Medical Science & Technology

Healthcare systems are establishing different methods to treat patients with medical science and technology. With all of the new breakthroughs and ideas, it may be hard to keep up to date on the most recent news.  Ketchum’s healthcare marketing leaders will help you to keep up such as discussing new trends, interesting facts, effects of research, Health IT, and healthcare communication. The posts can be opinions from the author regarding various subjects or even current news. With a wide variety of topics to be talked about, the discussion can be endless among both you and the authors.

Recent Blog Posts

Harriet Farmer's picture

First Gene Therapy Wins Backing in Europe – the Start of Things to Come

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At €1 million a pop, expectations are high.  [[wysiwyg_imageupload:134:]]
But European regulators have given the initial thumbs up to Glybera (alipogene tiparvovec), the western world’s first gene therapy, paving the way for approval by the European Commission.

The treatment is for a rare type of pancreatic disorder in which patients have damaged copies of a gene which is essential for breaking down the fat content in foods.  Affecting one person in a million, the disease causes a build up of lipids in the blood stream, leading to abdominal pain and potentially fatal inflammation of the pancreas.

The decision marks an important advance for gene therapy, a field which has been hotly debated for many years due to shortcomings of previous investigational therapies.  Approval for Glybera, which was previously rejected on three occasions, will make it the first gene therapy to be available outside a clinical trial in Europe or the US.  China approved a gene therapy for head and neck cancer in 2004. Read full post »

Clif Hotvedt's picture

Music: Are We All In It for the Dopamine Rush?

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Attending performances last season of Verdi’s
Simon Boccan[[wysiwyg_imageupload:90:]]egra and La Traviata at the Metropolitan Opera, I was thinking about research published online in Nature Neuroscience  that reported an “anatomically distinct dopamine release during [both] anticipation and experience of peak emotion to music.” 

Scientists at McGill University’s Montreal Neurological Institute, their intriguingly-named Centre for Interdisciplinary Research in Music, Media and Technology  and at the International Laboratory for Brain, Music and Sound Research  used positron emission tomography (PET) and functional magnetic resonance imaging (fMRI) to observe that when subjects listened to music they selected for themselves as “triggering an emotional response,” different parts of the brain were activated to release dopamine by anticipation and by the actual experience of listening to the music.  Read full post »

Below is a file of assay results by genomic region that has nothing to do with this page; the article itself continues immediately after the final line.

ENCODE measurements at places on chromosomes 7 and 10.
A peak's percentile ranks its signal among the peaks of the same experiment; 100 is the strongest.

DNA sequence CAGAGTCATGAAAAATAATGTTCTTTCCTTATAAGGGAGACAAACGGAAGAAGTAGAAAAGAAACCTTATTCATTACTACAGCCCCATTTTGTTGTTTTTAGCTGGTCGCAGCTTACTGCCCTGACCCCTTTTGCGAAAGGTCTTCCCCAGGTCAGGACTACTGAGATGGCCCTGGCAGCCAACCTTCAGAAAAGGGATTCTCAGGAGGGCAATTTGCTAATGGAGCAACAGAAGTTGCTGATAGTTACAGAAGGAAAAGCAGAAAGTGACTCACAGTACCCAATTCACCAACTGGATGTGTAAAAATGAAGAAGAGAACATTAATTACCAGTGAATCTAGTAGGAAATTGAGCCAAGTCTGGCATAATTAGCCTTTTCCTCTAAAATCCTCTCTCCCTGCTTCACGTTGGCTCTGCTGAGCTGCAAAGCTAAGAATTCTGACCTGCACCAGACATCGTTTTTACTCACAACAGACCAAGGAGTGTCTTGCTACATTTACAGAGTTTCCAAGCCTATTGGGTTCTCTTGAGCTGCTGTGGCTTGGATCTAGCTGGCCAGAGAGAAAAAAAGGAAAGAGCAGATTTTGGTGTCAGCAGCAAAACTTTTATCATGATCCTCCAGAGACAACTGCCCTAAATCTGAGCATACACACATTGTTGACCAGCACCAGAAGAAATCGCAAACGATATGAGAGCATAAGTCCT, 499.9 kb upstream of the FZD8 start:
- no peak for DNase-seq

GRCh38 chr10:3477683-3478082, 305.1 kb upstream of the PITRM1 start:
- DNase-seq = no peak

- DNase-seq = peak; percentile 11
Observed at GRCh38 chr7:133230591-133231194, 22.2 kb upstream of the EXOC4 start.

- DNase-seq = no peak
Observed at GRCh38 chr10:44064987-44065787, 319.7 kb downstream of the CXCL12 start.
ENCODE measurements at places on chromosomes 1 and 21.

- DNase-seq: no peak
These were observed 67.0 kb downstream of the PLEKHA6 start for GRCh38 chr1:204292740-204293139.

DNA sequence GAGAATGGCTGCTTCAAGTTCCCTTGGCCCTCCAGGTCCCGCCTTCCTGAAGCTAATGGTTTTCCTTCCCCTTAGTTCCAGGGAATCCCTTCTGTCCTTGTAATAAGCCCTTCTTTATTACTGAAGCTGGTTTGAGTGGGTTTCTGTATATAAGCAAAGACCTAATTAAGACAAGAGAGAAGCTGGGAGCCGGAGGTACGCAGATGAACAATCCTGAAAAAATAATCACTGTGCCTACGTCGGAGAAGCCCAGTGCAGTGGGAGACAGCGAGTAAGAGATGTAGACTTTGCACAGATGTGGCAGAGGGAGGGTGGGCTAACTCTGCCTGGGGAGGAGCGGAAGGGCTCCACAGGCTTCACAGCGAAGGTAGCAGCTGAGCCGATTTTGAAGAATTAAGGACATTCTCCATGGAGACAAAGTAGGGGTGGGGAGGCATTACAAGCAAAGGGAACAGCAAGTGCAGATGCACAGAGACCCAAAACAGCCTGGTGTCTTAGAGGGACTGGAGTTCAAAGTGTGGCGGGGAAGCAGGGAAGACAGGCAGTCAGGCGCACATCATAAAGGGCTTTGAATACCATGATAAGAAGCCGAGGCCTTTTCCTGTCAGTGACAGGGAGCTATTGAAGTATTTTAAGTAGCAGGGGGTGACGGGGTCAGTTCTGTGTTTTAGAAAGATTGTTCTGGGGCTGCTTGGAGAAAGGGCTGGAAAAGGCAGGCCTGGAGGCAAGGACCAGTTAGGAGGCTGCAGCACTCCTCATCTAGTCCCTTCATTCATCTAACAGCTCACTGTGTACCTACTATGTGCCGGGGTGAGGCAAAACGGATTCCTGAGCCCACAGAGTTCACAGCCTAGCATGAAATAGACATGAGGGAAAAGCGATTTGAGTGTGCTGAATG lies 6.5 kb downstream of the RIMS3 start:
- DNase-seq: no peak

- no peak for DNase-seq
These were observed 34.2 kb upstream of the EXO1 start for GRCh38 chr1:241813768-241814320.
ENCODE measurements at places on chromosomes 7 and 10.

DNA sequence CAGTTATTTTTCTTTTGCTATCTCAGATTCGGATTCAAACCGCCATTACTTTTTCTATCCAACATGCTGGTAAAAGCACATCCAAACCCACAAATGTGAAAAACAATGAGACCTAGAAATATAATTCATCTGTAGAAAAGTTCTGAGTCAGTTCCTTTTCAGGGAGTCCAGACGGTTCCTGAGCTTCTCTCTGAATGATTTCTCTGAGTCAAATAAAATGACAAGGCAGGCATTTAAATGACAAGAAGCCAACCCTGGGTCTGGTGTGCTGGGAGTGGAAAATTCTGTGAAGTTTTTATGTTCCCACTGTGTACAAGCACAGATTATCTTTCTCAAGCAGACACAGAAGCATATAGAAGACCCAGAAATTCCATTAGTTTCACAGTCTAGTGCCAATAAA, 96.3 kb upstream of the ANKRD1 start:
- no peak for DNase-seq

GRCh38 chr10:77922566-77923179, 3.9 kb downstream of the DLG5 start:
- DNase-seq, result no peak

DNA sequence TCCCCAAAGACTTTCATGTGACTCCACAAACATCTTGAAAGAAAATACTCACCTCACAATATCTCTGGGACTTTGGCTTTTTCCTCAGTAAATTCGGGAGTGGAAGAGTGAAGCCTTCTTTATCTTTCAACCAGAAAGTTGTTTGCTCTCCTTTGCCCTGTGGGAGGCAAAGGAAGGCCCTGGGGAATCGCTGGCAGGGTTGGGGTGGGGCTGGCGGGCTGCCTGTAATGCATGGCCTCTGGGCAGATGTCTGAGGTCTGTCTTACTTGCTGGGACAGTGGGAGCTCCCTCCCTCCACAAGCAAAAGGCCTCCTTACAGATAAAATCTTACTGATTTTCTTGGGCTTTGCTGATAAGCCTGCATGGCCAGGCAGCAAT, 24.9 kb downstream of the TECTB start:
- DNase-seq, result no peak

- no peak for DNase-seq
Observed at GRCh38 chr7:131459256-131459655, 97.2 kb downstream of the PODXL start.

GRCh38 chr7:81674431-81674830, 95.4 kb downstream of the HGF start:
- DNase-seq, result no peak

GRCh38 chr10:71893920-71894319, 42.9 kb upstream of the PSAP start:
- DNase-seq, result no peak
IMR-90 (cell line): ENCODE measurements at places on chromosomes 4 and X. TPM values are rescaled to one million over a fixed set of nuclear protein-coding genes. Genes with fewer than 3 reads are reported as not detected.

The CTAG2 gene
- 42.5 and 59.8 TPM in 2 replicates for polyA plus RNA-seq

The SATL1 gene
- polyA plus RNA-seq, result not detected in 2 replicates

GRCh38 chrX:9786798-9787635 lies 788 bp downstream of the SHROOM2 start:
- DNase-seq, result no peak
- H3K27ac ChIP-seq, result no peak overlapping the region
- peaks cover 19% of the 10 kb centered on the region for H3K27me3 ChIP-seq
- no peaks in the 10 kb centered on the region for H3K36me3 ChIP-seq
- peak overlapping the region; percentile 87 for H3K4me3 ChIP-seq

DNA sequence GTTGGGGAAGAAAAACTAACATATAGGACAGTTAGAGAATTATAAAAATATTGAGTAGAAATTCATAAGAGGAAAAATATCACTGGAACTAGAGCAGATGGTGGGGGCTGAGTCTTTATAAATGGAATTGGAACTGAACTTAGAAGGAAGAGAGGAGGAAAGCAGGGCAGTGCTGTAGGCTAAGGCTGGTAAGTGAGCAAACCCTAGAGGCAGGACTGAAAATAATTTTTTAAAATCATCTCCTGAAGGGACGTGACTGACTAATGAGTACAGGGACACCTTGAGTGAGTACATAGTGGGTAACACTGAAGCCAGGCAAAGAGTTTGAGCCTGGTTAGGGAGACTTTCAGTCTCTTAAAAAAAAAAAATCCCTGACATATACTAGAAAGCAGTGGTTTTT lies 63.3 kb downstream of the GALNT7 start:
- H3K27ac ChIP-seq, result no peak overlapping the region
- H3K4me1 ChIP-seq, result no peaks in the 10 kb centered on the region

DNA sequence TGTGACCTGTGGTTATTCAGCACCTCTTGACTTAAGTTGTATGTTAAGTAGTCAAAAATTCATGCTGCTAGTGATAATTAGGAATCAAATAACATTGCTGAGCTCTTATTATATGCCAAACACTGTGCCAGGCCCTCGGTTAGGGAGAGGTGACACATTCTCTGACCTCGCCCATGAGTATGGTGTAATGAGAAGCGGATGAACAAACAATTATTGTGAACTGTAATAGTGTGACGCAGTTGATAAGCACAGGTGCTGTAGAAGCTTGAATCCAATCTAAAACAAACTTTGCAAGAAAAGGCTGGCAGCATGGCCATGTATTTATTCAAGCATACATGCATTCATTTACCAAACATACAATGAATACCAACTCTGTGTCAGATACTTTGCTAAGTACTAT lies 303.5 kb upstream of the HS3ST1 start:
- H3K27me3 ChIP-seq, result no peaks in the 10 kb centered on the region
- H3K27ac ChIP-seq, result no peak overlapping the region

Clif Hotvedt's picture

Reducing Hospital-acquired Anemia

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How many times have you gone to a hospital only to have the patient  [[wysiwyg_imageupload:86:]]
you’re visiting complain that the staff was constantly (a relative term) drawing blood?  While this is often an important diagnostic test (as in monitoring blood chemistry or a blood –borne infection), sometimes the test itself becomes a hazard.

A recent study published in Archives of Internal Medicine of acute heart attack patients found that blood loss from diagnostic phlebotomy (blood draws) is itself a risk factor for hospital-acquired anemia in acute heart attack patients.  This study surveyed the practices at 57 hospitals treating a total of 17,676 acute heart attack patients and found that 20% of the patients overall developed moderate to severe hospital-acquired anemia and that the incidence of moderate to severe hospital-acquired anemia was significantly greater at hospitals that had higher mean total blood draws.  Read full post »

Clif Hotvedt's picture

A Blockbuster for Melanoma and Beyond?

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Yervoy, the new Bristol-Myers Squibb (BMS) medication for inoperable or metastatic melanoma approved on March 25 is clearly an achievement for the company and illustrates the challenges facing pharmaceutical companies trying to fill their pipelines with promising agents.  As Andrew Pollack described the process in the New York Times (www.nytimes.com), the novel mechanism of action was discovered at Berkeley in the mid-1990s, but as the inventor said, “The idea was so new it was hard to get somebody to take it.” It was ultimately licensed to one company that sublicensed it to another, that partnered with BMS and was subsequently purchased by BMS.   Meanwhile, the first company to license it was acquired by yet another company that sold its rights to the drug to the sublicensing company.  Most recently, BMS has partnered with Roche to investigate the combination of Yervoy and Roche’s investigational vemurafenib in patients with a specific type of late-stage melanoma.

Yervoy is not chemotherapy and it’s not a monoclonal antibody blocking a malevolent pathway.  Rather,

Molly Borowitz's picture

Weekly Digest: Parkinson’s, Restless Legs, and Violet Eyes

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Early symptoms of Parkinson’s disease detectable in sleep patterns

 As reported by LaboratoryEquipment.com, a recent large-scale evaluation of the socioeconomic costs of Parkinson’s disease revealed that the condition’s earliest symptoms may be detectable in REM sleep. A group of Danish researchers affiliated with the University of Copenhagen found that Parkinson’s sufferers experienced problematic changes in their work and health statuses up to eight years before they were diagnosed with the neurodegenerative disorder. One of those changes was the sleep disorder RBD (REM sleep Behavior Disorder), in which the brain fails to prevent muscle movement during REM sleep. Read full post »